The Books of My Numberless Dreams

Woody Guthrie: Rattle My Rattle

Posted on: February 15, 2007

I don’t know a thing about Woody Guthrie. Isn’t that awful? He’s a singer, right, from way back when? Whoever he is he hit my sweet spot with these “documents” The Paris Review published in its Summer 2006 issue. He took the union of visual art and words a step further, creating one on top of the other. It creates a fusion in which what connects the two is not immediately clear but I am drawn to look at the strikes, the loose, slapdash, crazy sketches to figure out the link. I keep going back to “F R EE  V E R S E” (1949) and the conclusions  I come to are kinda dirty. “Girl to which I’m Wed” (1949) is wonderful. I love how those thick curves of blue go through the lyrics. It emphasizes the scene of the toddler frolicking in the waves, its import changing when we read of the bathing beauties. It’s so fluid and the entire piece, on a whole, so fun and graceful. I just love it.

Guthrie had been drawing and painting for nearly as long as he’d been making up and singing songs. His sketches and watercolors serve as a kind of lifelong visual diary of enormous variety and vitality, blending political cartoons, erotic doodles, street scenes, and dreamscapes. Often his verbal and visual artistry cohabited on the same page, each mode of expression expanding on the other so that it is impossible to say whether the words are a caption to the pictures, or the pictures an illustration of the words.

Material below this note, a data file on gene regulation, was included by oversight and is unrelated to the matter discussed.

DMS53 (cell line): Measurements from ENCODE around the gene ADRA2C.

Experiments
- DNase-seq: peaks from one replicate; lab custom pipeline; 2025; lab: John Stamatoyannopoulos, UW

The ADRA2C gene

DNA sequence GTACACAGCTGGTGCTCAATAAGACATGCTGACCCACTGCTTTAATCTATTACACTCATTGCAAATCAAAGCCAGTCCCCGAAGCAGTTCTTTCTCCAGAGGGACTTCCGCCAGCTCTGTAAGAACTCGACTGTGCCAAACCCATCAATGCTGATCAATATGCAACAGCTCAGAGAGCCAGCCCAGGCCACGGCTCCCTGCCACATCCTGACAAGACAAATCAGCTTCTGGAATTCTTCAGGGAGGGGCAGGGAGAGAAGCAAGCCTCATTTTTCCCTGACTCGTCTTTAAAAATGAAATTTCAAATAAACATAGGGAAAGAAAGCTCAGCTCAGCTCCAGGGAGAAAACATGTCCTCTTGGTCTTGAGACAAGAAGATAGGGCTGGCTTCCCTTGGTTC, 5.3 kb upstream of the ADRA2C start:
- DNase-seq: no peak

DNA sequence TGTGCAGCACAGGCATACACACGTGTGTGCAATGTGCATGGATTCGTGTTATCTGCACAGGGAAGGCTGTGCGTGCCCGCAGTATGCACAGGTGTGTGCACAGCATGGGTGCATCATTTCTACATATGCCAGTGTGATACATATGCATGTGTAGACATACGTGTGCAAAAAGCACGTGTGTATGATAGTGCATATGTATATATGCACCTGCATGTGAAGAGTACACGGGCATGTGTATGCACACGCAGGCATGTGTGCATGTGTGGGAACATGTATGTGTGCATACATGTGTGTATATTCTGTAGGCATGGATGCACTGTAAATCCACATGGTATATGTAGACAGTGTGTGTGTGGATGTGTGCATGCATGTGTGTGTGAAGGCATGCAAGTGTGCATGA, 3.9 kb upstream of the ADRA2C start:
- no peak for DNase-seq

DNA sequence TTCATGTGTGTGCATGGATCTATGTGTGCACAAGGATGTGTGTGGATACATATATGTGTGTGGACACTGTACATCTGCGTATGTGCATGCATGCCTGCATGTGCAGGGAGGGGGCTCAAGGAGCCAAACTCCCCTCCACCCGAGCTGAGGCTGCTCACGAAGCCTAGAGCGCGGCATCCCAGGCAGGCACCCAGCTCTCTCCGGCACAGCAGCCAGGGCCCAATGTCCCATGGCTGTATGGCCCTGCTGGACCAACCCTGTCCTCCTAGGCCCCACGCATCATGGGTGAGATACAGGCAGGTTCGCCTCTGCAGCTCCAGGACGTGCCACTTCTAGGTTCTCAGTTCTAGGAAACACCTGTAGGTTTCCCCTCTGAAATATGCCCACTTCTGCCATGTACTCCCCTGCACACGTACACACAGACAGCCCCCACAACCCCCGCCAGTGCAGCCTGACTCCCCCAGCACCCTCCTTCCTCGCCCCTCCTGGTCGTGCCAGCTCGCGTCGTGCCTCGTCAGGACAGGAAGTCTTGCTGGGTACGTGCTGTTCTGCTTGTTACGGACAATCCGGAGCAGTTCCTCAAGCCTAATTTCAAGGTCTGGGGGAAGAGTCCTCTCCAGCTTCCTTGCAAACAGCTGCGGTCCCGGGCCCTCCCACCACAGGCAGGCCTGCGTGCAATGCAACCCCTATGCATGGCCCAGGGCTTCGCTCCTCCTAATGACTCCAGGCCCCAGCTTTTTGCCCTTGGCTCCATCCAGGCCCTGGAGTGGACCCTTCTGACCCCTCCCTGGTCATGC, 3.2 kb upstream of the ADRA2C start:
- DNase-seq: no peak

In 1946, Guthrie–just discharged from the army and newly married to his second wife, Marjorie Mazia–set up house on Mermaid Avenue in Coney Island. There, far from the Oklahoma that had shaped him but secure in the bosom of his new family (his mother-in-law, the Yiddish poet Aliza Greenblatt, lived around the corner), he embarked on one of his most productive periods. Guthrie’s passion for his family and their seaside bohemian life animates the work of his Coney Island years, from which the writings and drawings here are taken, with a goofy vigor. 

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He was goofy but he certainly had some bite.

The Statue About Liberty, watercolour, 1947

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Ideally I should have at least googled Guthrie to get an idea of what he was about so my commentary could be more “informed”. But I am a selfish blogger. I enjoy experiencing and discerning art by itself without any pertinent information that could provide context, unless I feel that I need it. Something close to a “pure” response I suppose.

I’m having a lot of fun with this issue, as you can tell, but I haven’t forgotten my novels. I’ll return to The Italian and Dr. Apelles soon and Roger Mais’ Black Lightning is proving to be so exciting. He gets better and better with each novel. The frisson provided by charted a great novelist’s progress cannot be beat. Maybe this will encourage to be more of a completist?

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